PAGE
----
Journal: Journal of managed care & specialty pharmacy
Payment for health care services, including oncology services, is shifting from volume-based fee-for-service to value-based accountable care. The objective of accountable care is to support providers with flexibility and resources to reform care delivery, accompanied by accountability for maintaining or improving outcomes while lowering costs. These changes depend on health care payers, systems, physicians, and patients having meaningful measures to assess care delivery and outcomes and to balance financial incentives for lowering costs while providing greater value. Gaps in accountable care measure sets may cause missed signals of problems in care and missed opportunities for improvement. Measures to balance financial incentives may be particularly important for oncology, where high cost and increasingly targeted diagnostics and therapeutics intersect with the highly complex and heterogeneous needs and preferences of cancer patients. Moreover, the concept of value in cancer care, defined as the measure of outcomes achieved per costs incurred, is rarely incorporated into performance measurement. This article analyzes gaps in oncology measures in accountable care, discusses challenging measurement issues, and offers strategies for improving oncology measurement. Discern Health analyzed gaps in accountable care measure sets for 10 cancer conditions that were selected based on incidence and prevalence; impact on cost and mortality; a diverse range of high-cost diagnostic procedures and treatment modalities (e.g., genomic tumor testing, molecularly targeted therapies, and stereotactic radiotherapy); and disparities or performance gaps in patient care. We identified gaps by comparing accountable care set measures with high-priority measurement opportunities derived from practice guidelines developed by the National Comprehensive Cancer Network and other oncology specialty societies. We found significant gaps in accountable care measure sets across all 10 conditions. For each gap, we searched for available measures not already being used in programs. Where existing measures did not cover gaps, we recommended refinements to existing measures or proposed measures for development. We shared the results of the measure gap analysis with a roundtable of national experts in cancer care and oncology measurement. During a web meeting and an in-person meeting, the roundtable reviewed the gap analysis and identified priority opportunities for improving measurement. The group determined that overreliance on condition-specific process measures is problematic because of rapidly changing evidence and increasing personalization of cancer care. The group’s primary recommendation for enhancing measure sets was to prioritize and develop effective cross-cutting measures that assess clinical and patient-reported outcomes, including shared decision making, care planning, and symptom control. The group also prioritized certain safety and structural measures to complement condition-specific process measures. Further, the group explored strategies for using clinical pathways and devising layered measurement approaches to improve measurement for accountable care. This article presents the roundtable’s conclusions and recommendations for next steps.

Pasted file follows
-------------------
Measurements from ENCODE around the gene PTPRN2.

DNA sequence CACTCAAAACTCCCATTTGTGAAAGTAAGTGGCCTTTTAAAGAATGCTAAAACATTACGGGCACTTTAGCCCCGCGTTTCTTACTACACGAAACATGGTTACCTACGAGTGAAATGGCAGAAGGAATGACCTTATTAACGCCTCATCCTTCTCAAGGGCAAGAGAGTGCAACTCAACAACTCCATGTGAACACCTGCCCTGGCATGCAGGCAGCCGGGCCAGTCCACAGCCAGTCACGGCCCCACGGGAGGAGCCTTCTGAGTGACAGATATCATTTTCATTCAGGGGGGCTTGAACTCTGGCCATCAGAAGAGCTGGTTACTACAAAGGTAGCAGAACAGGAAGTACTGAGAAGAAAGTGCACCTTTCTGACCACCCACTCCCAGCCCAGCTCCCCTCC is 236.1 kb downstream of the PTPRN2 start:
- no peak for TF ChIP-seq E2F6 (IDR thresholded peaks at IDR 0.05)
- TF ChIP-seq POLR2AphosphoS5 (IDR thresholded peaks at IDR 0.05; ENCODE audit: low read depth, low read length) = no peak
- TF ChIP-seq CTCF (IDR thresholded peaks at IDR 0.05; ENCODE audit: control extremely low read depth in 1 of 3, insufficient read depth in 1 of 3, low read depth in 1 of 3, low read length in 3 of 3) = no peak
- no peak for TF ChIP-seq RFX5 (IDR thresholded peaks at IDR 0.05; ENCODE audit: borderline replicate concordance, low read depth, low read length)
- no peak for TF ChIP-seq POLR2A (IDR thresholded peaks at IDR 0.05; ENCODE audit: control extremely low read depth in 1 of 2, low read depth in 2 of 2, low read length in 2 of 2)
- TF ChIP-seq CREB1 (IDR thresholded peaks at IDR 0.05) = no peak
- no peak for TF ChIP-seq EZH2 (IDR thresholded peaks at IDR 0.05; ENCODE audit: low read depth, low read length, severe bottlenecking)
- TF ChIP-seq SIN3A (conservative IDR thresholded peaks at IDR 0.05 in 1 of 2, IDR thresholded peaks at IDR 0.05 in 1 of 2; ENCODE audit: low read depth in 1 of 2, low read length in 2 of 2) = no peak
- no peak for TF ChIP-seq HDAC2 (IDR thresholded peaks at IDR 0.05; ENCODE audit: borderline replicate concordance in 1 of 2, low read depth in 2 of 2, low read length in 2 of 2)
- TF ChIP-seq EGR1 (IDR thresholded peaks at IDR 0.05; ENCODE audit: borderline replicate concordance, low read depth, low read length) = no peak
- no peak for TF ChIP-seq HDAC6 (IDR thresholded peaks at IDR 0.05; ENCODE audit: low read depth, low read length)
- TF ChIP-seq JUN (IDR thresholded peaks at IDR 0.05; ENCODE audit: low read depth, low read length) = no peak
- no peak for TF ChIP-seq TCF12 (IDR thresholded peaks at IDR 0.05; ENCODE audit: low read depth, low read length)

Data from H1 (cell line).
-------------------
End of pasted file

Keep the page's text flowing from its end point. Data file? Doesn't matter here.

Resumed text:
Taking medications as prescribed is imperative for their effectiveness. In populations such as Medicare, where two thirds of Medicare beneficiaries have at least 2 or more chronic conditions requiring treatment with medications and account for more than 90% of Medicare health care spend, examining ways to improve medication adherence in patients with comorbidities is warranted.
Patients receiving psychiatric services at community mental health centers (CMHCs) are often prescribed medication that is critical to the treatment of behavioral health conditions, including schizophrenia, bipolar disorder, anxiety, and depression. Previous studies have shown correlation between rates of medication adherence and risk of hospitalization, but potential differences in medication adherence and other outcomes for patients of CMHCs by pharmacy type have not been widely studied.